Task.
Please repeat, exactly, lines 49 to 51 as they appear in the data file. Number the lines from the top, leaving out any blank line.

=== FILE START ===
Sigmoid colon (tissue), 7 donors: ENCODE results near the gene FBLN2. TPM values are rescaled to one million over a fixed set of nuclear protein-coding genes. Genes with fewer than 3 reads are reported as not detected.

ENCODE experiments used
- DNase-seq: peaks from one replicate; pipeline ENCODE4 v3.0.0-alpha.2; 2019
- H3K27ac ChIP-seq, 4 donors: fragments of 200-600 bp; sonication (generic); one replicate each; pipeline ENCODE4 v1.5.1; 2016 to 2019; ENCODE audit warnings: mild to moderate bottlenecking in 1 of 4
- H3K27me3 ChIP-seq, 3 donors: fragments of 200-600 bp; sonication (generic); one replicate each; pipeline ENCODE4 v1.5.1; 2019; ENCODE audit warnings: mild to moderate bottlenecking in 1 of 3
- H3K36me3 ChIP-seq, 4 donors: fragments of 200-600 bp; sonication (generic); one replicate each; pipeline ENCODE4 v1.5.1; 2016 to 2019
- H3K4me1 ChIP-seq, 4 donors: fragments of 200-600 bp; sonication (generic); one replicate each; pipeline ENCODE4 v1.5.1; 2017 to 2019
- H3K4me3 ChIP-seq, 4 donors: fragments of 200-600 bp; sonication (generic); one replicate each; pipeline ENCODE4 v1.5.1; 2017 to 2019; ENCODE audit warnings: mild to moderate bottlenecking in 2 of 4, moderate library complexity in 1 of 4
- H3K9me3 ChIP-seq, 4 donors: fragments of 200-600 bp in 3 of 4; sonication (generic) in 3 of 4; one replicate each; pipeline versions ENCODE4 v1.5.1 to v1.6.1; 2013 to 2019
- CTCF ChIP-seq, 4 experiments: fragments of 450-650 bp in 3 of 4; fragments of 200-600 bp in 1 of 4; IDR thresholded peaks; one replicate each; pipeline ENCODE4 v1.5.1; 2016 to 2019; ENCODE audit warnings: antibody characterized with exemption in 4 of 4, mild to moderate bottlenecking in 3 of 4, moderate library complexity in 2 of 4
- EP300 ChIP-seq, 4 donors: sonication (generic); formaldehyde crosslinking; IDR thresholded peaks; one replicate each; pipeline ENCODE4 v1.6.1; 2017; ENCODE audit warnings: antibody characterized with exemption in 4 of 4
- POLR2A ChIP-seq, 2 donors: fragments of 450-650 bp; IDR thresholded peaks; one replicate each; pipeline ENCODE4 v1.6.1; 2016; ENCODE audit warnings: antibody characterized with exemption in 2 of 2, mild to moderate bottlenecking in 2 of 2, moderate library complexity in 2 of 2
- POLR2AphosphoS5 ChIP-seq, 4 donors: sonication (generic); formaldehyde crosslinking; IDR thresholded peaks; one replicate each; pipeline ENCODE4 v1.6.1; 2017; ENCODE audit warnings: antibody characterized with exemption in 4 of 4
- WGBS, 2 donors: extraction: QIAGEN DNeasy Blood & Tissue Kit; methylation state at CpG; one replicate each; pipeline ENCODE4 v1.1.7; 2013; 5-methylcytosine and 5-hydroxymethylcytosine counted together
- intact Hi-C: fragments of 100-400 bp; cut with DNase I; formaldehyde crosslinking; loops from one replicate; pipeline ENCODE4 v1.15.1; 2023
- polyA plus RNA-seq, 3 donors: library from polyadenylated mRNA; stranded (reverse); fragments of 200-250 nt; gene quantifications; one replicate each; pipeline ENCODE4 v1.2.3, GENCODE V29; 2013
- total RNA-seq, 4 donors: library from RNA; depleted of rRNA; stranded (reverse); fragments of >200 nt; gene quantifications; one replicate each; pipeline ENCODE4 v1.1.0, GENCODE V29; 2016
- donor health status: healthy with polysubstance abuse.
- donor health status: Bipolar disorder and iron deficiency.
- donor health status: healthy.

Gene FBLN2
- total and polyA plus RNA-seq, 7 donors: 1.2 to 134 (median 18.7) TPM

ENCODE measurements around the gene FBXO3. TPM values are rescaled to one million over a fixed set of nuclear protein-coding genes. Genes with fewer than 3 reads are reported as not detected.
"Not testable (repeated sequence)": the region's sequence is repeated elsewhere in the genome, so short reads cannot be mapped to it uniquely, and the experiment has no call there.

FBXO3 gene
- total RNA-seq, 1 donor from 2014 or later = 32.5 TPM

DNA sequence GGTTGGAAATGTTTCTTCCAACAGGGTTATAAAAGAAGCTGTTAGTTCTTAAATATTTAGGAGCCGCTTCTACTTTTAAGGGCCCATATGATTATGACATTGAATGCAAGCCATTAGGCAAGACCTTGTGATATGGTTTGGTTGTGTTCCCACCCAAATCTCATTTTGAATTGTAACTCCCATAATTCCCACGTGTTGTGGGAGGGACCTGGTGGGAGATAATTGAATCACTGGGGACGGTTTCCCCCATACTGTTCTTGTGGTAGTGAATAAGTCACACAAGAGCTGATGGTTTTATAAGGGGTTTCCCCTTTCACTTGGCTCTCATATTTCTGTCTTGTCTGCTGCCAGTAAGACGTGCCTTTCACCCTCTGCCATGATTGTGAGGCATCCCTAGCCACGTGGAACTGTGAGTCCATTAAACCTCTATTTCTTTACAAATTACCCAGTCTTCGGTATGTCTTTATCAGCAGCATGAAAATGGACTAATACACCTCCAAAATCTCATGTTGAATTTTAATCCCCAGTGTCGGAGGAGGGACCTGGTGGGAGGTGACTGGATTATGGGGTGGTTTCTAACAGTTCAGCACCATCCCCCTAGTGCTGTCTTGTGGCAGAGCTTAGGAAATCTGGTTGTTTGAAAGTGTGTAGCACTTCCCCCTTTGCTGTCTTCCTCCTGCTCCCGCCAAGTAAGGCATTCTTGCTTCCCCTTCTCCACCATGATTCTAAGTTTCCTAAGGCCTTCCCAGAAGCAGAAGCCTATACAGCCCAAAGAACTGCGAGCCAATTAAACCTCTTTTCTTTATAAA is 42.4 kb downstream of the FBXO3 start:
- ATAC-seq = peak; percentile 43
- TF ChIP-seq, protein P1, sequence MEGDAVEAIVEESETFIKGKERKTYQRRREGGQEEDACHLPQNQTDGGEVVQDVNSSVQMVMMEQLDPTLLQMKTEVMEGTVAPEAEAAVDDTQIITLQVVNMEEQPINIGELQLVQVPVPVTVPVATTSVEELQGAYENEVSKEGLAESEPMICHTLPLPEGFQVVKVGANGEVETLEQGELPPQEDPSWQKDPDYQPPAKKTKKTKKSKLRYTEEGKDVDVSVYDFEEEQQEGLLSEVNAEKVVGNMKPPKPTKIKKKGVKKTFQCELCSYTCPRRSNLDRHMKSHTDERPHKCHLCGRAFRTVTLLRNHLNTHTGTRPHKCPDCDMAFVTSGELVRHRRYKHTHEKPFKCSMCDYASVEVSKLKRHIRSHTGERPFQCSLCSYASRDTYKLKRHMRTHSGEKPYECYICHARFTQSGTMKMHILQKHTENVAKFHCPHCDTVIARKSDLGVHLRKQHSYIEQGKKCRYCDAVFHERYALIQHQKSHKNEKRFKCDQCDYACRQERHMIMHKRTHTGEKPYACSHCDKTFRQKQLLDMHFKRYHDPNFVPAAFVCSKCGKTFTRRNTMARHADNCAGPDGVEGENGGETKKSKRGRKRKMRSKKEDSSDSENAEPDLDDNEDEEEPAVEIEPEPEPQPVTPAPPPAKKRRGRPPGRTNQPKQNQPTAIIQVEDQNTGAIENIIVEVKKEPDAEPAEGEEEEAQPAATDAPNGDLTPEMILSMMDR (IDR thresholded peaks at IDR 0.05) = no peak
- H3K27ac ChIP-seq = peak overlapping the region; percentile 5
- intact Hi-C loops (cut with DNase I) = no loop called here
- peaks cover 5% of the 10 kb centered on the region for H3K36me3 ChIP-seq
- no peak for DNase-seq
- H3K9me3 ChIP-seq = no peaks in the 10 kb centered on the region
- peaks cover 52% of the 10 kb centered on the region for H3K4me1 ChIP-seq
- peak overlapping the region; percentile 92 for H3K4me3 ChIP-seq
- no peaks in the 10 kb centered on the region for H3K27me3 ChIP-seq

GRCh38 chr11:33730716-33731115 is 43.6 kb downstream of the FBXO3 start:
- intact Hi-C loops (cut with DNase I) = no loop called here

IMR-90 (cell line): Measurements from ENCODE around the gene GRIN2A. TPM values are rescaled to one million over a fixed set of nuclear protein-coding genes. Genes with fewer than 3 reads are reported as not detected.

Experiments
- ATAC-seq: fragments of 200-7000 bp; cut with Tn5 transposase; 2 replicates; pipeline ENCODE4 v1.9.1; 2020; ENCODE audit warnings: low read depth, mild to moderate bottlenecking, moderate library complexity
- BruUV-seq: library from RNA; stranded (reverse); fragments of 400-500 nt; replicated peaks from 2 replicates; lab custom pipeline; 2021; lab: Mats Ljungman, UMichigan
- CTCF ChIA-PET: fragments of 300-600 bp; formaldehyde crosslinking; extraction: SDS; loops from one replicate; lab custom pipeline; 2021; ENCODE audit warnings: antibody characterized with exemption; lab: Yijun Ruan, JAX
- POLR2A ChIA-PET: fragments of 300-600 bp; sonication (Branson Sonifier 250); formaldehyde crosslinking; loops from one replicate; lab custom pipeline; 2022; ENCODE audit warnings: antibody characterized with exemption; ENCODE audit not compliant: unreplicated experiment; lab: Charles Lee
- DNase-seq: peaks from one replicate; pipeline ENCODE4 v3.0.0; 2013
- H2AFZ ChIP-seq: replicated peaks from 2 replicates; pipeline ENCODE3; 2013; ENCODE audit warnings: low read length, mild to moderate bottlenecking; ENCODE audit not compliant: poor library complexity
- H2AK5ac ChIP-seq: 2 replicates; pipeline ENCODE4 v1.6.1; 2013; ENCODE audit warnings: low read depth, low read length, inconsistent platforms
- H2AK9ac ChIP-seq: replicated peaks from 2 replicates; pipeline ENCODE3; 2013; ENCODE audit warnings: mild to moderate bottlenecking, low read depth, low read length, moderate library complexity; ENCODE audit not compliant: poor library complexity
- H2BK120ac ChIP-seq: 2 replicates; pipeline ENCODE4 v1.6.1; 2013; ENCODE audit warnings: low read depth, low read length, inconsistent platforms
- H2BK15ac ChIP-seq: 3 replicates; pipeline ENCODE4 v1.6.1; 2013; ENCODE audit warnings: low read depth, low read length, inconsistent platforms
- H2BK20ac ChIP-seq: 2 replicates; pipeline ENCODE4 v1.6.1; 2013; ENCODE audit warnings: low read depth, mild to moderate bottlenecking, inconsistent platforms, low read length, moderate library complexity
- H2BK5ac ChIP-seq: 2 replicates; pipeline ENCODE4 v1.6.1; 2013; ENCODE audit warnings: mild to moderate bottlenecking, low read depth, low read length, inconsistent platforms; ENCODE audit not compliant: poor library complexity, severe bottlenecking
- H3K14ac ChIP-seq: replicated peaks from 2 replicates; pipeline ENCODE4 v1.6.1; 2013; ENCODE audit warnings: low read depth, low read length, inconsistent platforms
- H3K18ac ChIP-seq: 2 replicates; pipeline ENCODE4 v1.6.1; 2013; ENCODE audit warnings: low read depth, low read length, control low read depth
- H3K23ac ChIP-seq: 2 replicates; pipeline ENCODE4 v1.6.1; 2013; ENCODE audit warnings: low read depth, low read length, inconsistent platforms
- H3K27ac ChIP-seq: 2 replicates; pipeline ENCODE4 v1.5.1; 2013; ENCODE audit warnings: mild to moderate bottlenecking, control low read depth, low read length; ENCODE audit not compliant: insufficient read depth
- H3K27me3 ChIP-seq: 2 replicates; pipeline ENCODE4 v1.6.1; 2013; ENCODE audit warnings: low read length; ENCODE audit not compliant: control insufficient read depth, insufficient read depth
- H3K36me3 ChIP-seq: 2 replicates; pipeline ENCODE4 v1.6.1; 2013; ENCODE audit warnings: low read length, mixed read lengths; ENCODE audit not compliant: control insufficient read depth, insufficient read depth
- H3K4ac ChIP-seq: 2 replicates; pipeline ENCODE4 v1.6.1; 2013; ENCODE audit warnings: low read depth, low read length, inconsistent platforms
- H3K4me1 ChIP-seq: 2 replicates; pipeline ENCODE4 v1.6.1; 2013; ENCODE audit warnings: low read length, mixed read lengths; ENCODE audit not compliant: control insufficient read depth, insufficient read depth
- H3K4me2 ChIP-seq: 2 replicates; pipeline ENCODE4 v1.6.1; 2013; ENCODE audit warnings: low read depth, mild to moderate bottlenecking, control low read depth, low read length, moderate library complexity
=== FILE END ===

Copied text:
- H2AK9ac ChIP-seq: replicated peaks from 2 replicates; pipeline ENCODE3; 2013; ENCODE audit warnings: mild to moderate bottlenecking, low read depth, low read length, moderate library complexity; ENCODE audit not compliant: poor library complexity
- H2BK120ac ChIP-seq: 2 replicates; pipeline ENCODE4 v1.6.1; 2013; ENCODE audit warnings: low read depth, low read length, inconsistent platforms
- H2BK15ac ChIP-seq: 3 replicates; pipeline ENCODE4 v1.6.1; 2013; ENCODE audit warnings: low read depth, low read length, inconsistent platforms